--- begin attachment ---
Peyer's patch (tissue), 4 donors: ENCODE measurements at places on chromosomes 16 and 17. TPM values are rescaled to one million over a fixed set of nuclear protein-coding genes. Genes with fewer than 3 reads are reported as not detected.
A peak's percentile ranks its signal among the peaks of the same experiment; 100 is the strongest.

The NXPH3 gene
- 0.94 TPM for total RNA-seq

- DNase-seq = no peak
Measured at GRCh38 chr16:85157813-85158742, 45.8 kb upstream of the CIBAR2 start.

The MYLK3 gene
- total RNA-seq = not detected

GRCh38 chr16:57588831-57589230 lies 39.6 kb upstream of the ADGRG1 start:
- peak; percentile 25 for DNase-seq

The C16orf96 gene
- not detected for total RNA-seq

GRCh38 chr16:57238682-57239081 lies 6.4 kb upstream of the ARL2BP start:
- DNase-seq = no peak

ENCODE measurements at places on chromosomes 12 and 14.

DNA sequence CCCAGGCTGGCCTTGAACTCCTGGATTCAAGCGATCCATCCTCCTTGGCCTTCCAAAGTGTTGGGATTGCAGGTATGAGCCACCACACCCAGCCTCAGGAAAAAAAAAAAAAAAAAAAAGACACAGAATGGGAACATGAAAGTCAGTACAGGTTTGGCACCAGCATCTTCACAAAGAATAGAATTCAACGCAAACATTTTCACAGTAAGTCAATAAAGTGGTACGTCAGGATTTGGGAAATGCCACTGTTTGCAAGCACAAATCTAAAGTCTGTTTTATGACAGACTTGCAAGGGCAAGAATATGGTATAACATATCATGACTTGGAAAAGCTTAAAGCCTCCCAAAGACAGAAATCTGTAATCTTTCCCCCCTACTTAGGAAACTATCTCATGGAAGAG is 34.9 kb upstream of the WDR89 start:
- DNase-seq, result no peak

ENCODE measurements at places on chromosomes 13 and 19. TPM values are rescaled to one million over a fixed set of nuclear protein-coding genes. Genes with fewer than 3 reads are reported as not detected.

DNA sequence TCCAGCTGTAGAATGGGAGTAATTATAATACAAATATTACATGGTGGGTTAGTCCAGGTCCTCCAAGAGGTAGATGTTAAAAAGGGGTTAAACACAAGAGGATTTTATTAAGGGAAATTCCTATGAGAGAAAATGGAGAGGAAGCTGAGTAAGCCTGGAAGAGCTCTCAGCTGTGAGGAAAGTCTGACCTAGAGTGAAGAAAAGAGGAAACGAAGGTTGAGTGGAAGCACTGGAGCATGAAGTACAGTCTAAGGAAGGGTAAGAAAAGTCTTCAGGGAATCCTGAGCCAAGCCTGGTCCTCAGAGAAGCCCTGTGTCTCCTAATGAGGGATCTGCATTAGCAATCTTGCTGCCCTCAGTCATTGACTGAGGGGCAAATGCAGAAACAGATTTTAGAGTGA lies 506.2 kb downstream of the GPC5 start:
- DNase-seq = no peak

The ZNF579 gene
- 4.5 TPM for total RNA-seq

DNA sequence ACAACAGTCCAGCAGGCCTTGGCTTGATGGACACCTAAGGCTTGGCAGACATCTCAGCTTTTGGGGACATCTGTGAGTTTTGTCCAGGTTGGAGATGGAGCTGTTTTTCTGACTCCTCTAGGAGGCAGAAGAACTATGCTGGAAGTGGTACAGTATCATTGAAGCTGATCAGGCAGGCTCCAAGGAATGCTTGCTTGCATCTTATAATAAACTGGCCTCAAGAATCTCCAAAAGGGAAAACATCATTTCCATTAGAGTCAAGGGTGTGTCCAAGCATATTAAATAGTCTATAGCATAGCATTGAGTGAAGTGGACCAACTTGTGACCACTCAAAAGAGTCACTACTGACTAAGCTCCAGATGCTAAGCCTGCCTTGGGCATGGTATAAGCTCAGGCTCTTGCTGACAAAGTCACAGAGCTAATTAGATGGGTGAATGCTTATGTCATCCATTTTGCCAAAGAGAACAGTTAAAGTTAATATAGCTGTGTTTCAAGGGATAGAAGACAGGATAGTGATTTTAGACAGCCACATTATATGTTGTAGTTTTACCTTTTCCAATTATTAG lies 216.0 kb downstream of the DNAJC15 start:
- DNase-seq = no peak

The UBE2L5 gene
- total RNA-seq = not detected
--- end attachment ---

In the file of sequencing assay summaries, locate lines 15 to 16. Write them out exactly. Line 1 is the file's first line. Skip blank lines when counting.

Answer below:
ENCODE measurements at places on chromosomes 12 and 14.

DNA sequence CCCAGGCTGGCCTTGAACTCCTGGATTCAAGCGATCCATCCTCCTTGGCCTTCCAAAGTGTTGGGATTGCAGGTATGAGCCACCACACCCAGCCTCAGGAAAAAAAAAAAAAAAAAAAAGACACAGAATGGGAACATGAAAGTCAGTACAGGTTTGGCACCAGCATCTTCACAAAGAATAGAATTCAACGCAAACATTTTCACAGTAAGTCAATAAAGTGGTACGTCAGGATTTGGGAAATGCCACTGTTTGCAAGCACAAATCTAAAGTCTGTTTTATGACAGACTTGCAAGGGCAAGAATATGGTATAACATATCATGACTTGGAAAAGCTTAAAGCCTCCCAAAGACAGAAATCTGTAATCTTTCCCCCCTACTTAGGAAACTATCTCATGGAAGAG is 34.9 kb upstream of the WDR89 start: